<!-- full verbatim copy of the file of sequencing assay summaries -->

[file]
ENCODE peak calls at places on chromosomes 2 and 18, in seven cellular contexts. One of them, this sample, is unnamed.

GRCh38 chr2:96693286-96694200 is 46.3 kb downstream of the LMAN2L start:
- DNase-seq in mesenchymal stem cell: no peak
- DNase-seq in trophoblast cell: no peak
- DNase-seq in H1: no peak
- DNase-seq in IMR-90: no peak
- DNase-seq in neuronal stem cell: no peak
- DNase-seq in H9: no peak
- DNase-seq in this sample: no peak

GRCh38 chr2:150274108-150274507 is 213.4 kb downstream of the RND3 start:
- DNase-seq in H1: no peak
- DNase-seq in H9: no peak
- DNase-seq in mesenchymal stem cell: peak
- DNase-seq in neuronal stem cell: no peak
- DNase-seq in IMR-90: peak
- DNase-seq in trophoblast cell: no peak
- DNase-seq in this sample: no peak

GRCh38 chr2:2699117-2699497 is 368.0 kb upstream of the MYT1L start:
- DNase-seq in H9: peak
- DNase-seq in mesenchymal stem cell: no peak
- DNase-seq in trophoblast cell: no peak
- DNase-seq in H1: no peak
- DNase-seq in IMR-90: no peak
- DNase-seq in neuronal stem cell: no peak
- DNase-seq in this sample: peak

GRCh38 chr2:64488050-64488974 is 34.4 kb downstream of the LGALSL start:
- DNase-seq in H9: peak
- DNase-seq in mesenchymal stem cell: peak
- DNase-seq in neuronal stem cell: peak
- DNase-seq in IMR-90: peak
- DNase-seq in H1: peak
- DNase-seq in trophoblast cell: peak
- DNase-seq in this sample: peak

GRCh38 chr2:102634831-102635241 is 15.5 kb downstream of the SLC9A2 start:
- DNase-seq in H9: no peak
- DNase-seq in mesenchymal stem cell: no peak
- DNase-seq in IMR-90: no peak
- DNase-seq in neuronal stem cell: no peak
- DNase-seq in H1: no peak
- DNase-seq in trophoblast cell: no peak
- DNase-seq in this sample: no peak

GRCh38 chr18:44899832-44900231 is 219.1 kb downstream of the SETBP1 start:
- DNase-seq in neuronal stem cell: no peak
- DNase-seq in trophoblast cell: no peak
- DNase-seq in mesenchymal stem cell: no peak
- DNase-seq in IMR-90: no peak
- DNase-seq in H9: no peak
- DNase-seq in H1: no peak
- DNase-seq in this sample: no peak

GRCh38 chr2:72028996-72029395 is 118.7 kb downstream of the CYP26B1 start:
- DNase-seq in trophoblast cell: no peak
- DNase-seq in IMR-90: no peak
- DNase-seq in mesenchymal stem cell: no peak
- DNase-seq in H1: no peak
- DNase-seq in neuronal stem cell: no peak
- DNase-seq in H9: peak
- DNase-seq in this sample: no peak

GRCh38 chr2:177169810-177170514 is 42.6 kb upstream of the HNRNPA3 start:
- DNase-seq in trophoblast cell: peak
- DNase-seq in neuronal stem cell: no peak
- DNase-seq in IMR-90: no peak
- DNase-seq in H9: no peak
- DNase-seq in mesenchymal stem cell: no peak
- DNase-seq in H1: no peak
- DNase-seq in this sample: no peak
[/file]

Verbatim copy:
ENCODE peak calls at places on chromosomes 2 and 18, in seven cellular contexts. One of them, this sample, is unnamed.

GRCh38 chr2:96693286-96694200 is 46.3 kb downstream of the LMAN2L start:
- DNase-seq in mesenchymal stem cell: no peak
- DNase-seq in trophoblast cell: no peak
- DNase-seq in H1: no peak
- DNase-seq in IMR-90: no peak
- DNase-seq in neuronal stem cell: no peak
- DNase-seq in H9: no peak
- DNase-seq in this sample: no peak

GRCh38 chr2:150274108-150274507 is 213.4 kb downstream of the RND3 start:
- DNase-seq in H1: no peak
- DNase-seq in H9: no peak
- DNase-seq in mesenchymal stem cell: peak
- DNase-seq in neuronal stem cell: no peak
- DNase-seq in IMR-90: peak
- DNase-seq in trophoblast cell: no peak
- DNase-seq in this sample: no peak

GRCh38 chr2:2699117-2699497 is 368.0 kb upstream of the MYT1L start:
- DNase-seq in H9: peak
- DNase-seq in mesenchymal stem cell: no peak
- DNase-seq in trophoblast cell: no peak
- DNase-seq in H1: no peak
- DNase-seq in IMR-90: no peak
- DNase-seq in neuronal stem cell: no peak
- DNase-seq in this sample: peak

GRCh38 chr2:64488050-64488974 is 34.4 kb downstream of the LGALSL start:
- DNase-seq in H9: peak
- DNase-seq in mesenchymal stem cell: peak
- DNase-seq in neuronal stem cell: peak
- DNase-seq in IMR-90: peak
- DNase-seq in H1: peak
- DNase-seq in trophoblast cell: peak
- DNase-seq in this sample: peak

GRCh38 chr2:102634831-102635241 is 15.5 kb downstream of the SLC9A2 start:
- DNase-seq in H9: no peak
- DNase-seq in mesenchymal stem cell: no peak
- DNase-seq in IMR-90: no peak
- DNase-seq in neuronal stem cell: no peak
- DNase-seq in H1: no peak
- DNase-seq in trophoblast cell: no peak
- DNase-seq in this sample: no peak

GRCh38 chr18:44899832-44900231 is 219.1 kb downstream of the SETBP1 start:
- DNase-seq in neuronal stem cell: no peak
- DNase-seq in trophoblast cell: no peak
- DNase-seq in mesenchymal stem cell: no peak
- DNase-seq in IMR-90: no peak
- DNase-seq in H9: no peak
- DNase-seq in H1: no peak
- DNase-seq in this sample: no peak

GRCh38 chr2:72028996-72029395 is 118.7 kb downstream of the CYP26B1 start:
- DNase-seq in trophoblast cell: no peak
- DNase-seq in IMR-90: no peak
- DNase-seq in mesenchymal stem cell: no peak
- DNase-seq in H1: no peak
- DNase-seq in neuronal stem cell: no peak
- DNase-seq in H9: peak
- DNase-seq in this sample: no peak

GRCh38 chr2:177169810-177170514 is 42.6 kb upstream of the HNRNPA3 start:
- DNase-seq in trophoblast cell: peak
- DNase-seq in neuronal stem cell: no peak
- DNase-seq in IMR-90: no peak
- DNase-seq in H9: no peak
- DNase-seq in mesenchymal stem cell: no peak
- DNase-seq in H1: no peak
- DNase-seq in this sample: no peak